Dear Duo, please stop teasing me with your fashion choices!
How many triangles do you see in this picture?
Well, there are no triangles in that image. Our brains are programmed to look for shapes and patterns. This tendency is so strong that we sometimes see things that are not there. So, take a look at another more familiar image.
Why is Duo from Duo Plus wearing the Finnish flag? Is Duo subconsciously embarrassed about Duolingo not having a Finnish course? Just wondering. :P
Happy Duolingoing, everyone! :)
Are you familiar with Slow Finnish? It is a series of lessons I make for Discussion. I have not been making new lessons for quite some time due to personal matters, but I am hoping to get back on track in January. You could take a look at the pronunciation and greetings in the first lessons. If you want to find out what Finnish sounds like, the lessons have a complementary course on Memrise. I need to re-record the course because of a bad microphone, but if you do not mind a bit of whooshing, give it a try.
I also plan to make Slow Finnish homesite, but I have paused the development because of the aforementioned personal matters. The site will include essays on Finnish culture in English. Here is an appetiser.
My first thought was that it was a ""go-faster stripe" source.
There are reasons why a stripe would be a fashionable choice for Duo. It has associations with acceleration, athleticism, wealth, coolness, winning, and so forth. There could be any number of reasons why Duolingo went with that design choice. Finnish is just one possibility among many. So, if it doesn't happen, don't be upset with Duolingo. If it does happen, HECK YEAH!
This is a good opportunity to explore the word "Apophenia" though, for those who have never heard or read of it before.
Apophenia (/æpoʊˈfiːniə/) is the tendency to attribute meaning to perceived connections or patterns between seemingly unrelated things. Source
While apophenia is a pretty obscure term, people are more likely to have heard of this subtype, called "pareidolia." But, if you haven't, here is more information about it:
Pareidolia is a type of apophenia, which is a more generalized term for seeing patterns in random data. Some common examples are seeing a likeness of Jesus in the clouds or an image of a man on the surface of the moon.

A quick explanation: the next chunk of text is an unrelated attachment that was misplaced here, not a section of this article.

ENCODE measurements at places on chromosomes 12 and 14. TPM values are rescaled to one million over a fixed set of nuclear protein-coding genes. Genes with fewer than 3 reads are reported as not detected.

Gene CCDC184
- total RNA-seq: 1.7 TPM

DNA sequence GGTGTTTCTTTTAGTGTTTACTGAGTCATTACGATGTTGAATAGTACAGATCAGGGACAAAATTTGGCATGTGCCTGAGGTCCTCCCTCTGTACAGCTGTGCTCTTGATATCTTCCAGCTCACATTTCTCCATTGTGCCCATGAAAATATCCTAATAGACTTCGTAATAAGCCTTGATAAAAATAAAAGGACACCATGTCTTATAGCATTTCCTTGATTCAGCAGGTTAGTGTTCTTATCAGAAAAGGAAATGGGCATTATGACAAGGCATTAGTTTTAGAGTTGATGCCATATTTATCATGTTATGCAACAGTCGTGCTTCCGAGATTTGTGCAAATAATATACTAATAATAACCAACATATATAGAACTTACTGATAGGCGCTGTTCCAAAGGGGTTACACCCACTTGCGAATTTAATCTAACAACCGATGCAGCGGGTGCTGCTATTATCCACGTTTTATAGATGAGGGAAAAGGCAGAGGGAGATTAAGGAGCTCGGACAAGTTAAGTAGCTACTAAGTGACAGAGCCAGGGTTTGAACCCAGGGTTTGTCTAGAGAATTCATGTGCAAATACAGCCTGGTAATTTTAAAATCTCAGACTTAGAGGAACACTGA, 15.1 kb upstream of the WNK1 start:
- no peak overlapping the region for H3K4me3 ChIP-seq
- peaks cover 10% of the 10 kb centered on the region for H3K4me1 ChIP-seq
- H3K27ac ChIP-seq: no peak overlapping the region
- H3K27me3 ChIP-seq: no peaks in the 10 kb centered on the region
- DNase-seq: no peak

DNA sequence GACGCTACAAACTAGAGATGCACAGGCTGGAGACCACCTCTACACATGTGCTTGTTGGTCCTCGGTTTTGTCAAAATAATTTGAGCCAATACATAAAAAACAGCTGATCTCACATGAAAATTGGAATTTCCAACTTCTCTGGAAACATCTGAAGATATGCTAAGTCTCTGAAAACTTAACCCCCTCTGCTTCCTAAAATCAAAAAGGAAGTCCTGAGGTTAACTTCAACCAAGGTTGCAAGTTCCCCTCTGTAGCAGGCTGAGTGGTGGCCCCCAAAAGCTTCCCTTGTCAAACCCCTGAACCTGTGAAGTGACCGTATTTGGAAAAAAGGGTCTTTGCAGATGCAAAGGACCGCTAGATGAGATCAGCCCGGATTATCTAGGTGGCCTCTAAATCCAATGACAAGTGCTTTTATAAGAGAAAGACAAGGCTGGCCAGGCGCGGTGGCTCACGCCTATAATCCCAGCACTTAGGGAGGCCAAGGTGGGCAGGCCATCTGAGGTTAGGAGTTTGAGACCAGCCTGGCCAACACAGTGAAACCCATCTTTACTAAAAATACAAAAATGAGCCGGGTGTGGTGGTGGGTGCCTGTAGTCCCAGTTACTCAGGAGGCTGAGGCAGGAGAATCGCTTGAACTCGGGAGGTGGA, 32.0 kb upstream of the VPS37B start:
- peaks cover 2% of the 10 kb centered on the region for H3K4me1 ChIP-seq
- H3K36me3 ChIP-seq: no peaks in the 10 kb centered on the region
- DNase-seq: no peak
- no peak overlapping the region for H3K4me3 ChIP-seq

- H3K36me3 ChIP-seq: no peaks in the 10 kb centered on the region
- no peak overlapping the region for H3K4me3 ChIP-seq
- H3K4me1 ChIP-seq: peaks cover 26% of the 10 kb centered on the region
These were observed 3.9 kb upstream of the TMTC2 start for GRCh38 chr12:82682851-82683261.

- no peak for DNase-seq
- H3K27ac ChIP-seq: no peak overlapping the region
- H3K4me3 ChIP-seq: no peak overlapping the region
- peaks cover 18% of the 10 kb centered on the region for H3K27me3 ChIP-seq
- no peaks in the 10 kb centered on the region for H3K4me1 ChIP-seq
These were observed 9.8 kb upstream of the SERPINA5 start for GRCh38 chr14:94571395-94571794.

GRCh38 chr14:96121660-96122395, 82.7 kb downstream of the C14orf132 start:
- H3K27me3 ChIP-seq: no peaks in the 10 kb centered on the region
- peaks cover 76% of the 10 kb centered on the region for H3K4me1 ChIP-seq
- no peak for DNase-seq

Carl Sagan, the American cosmologist and author, made the case that pareidolia was a survival tool. In his 1995 book, "The Demon-Haunted World – Science as a Candle in the Dark," he argued that this ability to recognize faces from a distance or in poor visibility was an important survival technique. While this instinct enables humans to instantly judge whether an oncoming person is a friend or foe, Sagan noted that it could result in some misinterpretation of random images or patterns of light and shade as being faces. Source
I wouldn't assume. Japanese, Korean, Chinese, and Arabic took 4-5 to make it into the Incubator. Luis personally wanted a Japanese course from the beginning. Chinese is the most spoken language on the planet and very important for business. (The top three languages in the international business world are Chinese, French, and English.)
What I can say with confidence is that Duolingo isn't holding off to be a troll. What we don't know are all of the complicating factors behind which languages enter and which don't. I'm not in the incubator. I am not an authoritative source. I'm an observer of unofficial, speculative conversations happening in the forums. These could be some of the factors a few possibilities: Number of applicants, expertise within pool of applicants, media release packages, size of target learning population, characteristics of learning population, priority of other languages, technical difficulties between the language and the Incubator's interface, whether or not there is a staff member fluent in that language.
if these are indeed factors, they could form various combinations (with each other and factors we don't have information on) to determine whether or not a course can enter the incubator.
If these are indeed factors, they could form various combinations (with each other and factors we don't have information on) to determine whether or not a course can enter the incubator.
Number of applicants: There can be many applicants, and there can be several factors that disqualify them completely or as team leads. No team lead, and a course has a problem. Attrition is another concern.
Expertise among applicants: Is some big event expected in the near or far future that will help launch knowledge of the course to the widest possible pool of people interested in taking the course? If so, Duolingo might wait, being interested in supporting the long term goal (most people reached) over the short term goal (getting the course out quickly so a smaller group of people can take it.)
Size of target learning population: A bigger population could be considered due to the investment of resources on Duolingo's part.
Characteristics of target learning population: What is the target population? There might be unique characteristics that override considerations of size.
The level of priority given to other language courses waiting to enter the Incubator.
Technical difficulties: It was previously impossible for a course in Japanese, Korean, Chinese, and Arabic, among other courses. It took a TON of other resources and troubleshooting to make these courses possible.
Duolingo might not have a staff member fluent in the language.
Again, if these are indeed factors, they could form various combinations (with each other and factors we don't have information on) to determine whether or not a course can enter the incubator.